1) we take the old and new conceptions, which are very different from each other, and put them together, and one colors the other through completely, causing us to lose our trust in Commons’ progressive actions and view him as a fraud of social activism or at least as an ethically stunted person whose judgment cannot be trusted at all.  This is just like mixing food coloring and water: the water changes all through and one cannot then ever really “uncolor” the water. 

2) we take these two conceptions and simply let them both sit and occupy the same space—that is, the same label of John Commons in our head, and admit to the possibility that there may be contradictions—that there may be logical or ethical tensions in the different ideas, but we allow them to mix nonetheless.  This is much more like mixing two colors of pebbles into a big jar.  They are not the same, but nonetheless there they sit in the jar, and we must be willing to allow that there are two different colors in the jar at the same time, even if it offends our sense of aesthetics.  Knowing that there are these two disparate and quite contrary texts at work in my own conception of Commons is a burr in my mind; it would be much easier to understand him and compartmentalize him if I could simply say he was this or that all the way through—but it is not quite that easy.  People usually do not make it so.  But when I’m tired and want everything to be right with the world, and just want to have a hero to admire, I sure wish it were easier!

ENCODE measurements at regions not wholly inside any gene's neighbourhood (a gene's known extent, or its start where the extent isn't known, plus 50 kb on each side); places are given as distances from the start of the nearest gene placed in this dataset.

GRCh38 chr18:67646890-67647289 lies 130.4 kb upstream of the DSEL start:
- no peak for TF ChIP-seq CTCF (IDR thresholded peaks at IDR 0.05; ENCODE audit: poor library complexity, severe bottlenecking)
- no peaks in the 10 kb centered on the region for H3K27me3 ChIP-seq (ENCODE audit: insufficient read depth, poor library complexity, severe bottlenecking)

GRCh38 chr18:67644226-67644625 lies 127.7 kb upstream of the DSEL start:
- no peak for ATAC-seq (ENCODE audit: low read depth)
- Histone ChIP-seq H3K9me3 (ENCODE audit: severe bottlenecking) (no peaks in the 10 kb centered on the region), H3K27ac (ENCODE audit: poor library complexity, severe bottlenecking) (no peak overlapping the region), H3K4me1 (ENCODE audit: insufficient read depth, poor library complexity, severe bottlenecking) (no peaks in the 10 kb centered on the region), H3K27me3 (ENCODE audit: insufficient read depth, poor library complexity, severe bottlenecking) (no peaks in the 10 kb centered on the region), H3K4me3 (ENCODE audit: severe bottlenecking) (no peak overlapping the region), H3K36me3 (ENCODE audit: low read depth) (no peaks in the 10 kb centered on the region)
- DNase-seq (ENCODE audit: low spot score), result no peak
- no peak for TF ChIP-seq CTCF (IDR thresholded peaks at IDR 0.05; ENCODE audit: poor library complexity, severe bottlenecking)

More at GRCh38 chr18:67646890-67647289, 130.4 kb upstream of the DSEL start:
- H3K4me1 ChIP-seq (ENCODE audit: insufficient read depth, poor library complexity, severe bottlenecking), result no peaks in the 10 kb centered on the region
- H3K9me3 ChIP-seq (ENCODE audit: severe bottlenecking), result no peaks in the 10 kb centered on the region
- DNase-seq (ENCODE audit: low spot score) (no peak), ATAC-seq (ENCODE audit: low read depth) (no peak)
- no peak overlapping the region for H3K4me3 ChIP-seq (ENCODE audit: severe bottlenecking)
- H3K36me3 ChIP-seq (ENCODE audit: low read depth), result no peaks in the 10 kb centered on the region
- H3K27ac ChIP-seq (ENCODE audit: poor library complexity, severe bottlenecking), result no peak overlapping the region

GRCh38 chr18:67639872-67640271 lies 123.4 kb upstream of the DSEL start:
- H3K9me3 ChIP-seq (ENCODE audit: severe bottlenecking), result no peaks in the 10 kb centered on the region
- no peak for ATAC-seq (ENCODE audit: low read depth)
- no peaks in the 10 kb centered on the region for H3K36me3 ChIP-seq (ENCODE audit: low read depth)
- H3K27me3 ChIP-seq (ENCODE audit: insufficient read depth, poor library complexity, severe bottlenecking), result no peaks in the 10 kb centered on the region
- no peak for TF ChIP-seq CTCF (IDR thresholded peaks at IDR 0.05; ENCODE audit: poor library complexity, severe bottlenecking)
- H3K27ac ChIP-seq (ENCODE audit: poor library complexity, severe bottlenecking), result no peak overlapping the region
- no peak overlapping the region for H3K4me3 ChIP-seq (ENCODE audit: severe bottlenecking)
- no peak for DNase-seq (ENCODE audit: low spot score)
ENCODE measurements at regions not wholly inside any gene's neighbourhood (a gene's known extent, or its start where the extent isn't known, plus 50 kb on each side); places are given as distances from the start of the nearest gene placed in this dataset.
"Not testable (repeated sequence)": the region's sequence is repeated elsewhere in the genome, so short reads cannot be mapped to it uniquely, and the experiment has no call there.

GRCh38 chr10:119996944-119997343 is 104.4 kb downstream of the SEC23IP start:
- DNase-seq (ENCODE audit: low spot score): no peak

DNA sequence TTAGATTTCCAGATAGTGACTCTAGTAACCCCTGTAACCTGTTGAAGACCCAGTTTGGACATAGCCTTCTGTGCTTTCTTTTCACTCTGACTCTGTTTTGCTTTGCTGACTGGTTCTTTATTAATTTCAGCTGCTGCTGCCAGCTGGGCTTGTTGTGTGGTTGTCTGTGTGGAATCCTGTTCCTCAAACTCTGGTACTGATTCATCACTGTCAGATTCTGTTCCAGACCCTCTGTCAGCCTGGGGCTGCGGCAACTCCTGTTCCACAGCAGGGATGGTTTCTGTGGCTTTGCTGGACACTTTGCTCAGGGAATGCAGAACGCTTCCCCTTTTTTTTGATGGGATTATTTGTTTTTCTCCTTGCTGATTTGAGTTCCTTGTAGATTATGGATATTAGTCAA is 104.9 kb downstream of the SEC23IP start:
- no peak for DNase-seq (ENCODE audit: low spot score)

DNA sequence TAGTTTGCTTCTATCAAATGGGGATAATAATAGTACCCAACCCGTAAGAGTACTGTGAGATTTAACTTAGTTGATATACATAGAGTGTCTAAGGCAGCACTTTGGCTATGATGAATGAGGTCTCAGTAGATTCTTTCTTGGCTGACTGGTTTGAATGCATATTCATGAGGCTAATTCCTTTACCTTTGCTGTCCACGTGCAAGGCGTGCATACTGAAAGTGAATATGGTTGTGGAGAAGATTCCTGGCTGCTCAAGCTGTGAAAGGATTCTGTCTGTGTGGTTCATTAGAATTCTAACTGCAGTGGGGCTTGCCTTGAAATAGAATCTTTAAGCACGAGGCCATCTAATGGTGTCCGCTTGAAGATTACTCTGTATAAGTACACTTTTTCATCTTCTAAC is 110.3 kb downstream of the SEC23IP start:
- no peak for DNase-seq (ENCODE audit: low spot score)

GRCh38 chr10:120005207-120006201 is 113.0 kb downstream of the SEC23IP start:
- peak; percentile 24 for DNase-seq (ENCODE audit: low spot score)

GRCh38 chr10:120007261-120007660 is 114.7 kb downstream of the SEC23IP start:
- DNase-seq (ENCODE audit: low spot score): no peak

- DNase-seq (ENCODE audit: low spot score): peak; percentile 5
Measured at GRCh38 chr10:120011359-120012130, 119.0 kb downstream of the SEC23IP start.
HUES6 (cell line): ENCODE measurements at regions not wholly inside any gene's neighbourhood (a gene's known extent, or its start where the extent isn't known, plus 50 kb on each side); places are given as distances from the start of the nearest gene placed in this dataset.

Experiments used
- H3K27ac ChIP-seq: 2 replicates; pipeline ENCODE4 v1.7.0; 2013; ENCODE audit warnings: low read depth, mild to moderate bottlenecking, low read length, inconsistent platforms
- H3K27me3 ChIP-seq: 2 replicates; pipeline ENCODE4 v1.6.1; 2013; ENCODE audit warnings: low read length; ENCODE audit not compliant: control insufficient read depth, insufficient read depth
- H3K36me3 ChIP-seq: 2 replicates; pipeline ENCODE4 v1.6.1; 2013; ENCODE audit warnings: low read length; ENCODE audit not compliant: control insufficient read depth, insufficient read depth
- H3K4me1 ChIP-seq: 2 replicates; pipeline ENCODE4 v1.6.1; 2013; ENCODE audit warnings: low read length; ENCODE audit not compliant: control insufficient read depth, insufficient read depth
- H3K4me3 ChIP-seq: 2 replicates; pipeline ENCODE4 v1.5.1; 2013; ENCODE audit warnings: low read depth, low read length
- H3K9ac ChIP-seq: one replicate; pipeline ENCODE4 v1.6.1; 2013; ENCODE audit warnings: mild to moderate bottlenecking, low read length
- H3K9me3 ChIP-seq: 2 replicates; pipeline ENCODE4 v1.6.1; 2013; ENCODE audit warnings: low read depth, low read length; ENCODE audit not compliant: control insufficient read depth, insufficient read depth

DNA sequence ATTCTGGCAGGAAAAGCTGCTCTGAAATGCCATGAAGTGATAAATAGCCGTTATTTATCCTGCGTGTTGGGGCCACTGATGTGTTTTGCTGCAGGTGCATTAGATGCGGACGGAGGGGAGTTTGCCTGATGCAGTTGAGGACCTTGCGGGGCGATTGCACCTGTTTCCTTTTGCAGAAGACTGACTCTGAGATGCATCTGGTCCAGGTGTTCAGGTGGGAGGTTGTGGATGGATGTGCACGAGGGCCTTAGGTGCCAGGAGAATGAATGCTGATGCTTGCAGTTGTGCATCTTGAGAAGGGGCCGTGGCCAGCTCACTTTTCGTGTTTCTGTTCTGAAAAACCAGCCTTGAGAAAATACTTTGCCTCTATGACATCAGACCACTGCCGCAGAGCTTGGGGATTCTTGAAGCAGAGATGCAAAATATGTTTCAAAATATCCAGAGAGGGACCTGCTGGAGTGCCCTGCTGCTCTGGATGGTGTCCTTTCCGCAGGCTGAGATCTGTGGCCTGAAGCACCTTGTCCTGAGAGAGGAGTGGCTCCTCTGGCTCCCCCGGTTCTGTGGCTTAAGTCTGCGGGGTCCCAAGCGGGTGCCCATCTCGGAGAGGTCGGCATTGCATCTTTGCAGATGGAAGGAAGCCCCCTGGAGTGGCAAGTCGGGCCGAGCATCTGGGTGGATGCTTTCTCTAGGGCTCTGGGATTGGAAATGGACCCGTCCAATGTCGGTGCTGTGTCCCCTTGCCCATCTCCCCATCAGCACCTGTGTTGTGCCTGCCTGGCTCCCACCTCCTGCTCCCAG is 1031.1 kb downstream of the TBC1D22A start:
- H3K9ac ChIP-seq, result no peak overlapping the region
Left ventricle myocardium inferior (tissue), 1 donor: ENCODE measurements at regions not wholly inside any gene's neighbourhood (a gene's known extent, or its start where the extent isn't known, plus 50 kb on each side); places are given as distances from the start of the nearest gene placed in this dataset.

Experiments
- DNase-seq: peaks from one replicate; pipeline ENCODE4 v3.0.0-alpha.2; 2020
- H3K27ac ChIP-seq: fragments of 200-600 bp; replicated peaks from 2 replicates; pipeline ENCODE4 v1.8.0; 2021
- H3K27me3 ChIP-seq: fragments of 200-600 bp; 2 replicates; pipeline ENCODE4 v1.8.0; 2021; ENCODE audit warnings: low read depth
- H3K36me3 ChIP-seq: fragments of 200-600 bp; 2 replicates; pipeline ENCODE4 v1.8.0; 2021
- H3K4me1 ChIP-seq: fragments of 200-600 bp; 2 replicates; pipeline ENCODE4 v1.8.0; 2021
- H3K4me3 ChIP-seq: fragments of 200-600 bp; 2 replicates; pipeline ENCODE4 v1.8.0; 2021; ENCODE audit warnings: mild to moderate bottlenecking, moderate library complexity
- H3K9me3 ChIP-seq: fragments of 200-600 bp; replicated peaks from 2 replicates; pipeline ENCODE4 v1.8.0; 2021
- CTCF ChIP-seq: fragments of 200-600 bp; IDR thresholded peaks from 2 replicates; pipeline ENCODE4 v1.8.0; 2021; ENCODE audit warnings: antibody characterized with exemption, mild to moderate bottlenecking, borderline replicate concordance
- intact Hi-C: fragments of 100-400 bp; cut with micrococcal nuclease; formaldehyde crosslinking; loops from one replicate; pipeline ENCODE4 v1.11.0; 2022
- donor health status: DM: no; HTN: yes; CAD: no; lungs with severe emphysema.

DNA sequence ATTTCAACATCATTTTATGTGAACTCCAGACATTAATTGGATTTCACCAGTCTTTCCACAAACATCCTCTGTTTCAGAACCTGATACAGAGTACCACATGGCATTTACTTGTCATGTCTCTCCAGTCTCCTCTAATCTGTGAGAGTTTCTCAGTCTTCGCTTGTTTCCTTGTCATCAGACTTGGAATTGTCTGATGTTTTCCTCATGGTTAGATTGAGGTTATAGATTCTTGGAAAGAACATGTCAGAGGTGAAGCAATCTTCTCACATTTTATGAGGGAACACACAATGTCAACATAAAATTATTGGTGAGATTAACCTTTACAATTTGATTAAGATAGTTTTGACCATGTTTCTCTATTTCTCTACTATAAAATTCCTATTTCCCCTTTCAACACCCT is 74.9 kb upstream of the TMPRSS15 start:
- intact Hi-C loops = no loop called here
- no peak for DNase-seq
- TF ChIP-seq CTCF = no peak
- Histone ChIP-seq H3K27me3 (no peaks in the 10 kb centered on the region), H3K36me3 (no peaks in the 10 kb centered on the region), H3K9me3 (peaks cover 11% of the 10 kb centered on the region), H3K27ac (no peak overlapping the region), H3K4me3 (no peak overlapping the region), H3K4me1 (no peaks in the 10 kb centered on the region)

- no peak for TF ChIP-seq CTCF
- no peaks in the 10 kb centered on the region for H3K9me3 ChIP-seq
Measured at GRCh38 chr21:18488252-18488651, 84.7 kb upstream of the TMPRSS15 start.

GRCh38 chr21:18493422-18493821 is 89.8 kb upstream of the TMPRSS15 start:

The whole thing pivots around being willing to allow unresolved tension to exist in the spaces in our minds—tension between one idea of someone and another.  We always have tension in our conceptions of people, and usually we simply resolve this tension by forming a new conception by somehow negotiating the two conflicting ideas in our head.  They struggle and bits of each are cut away, and bits of each are left standing.  As a result, some new conception emerges that is different. We do this all the time with all kinds of things, big as well as small, profound and superficial.  We may not know how to resolve the tensions we find, and it can be the hardest thing in the world to choose to not undergo the process of resolving those tensions, because sometimes there is no way for us to accurately resolve them.  We must sometimes choose to see both conflicting things and simply let them be—to trust that the process of resolving a good act with a murder may be beyond our capacity.  Most importantly, we are told by the Savior, “Judge not, and you will not be judged.”  I think he was talking about this exact thing.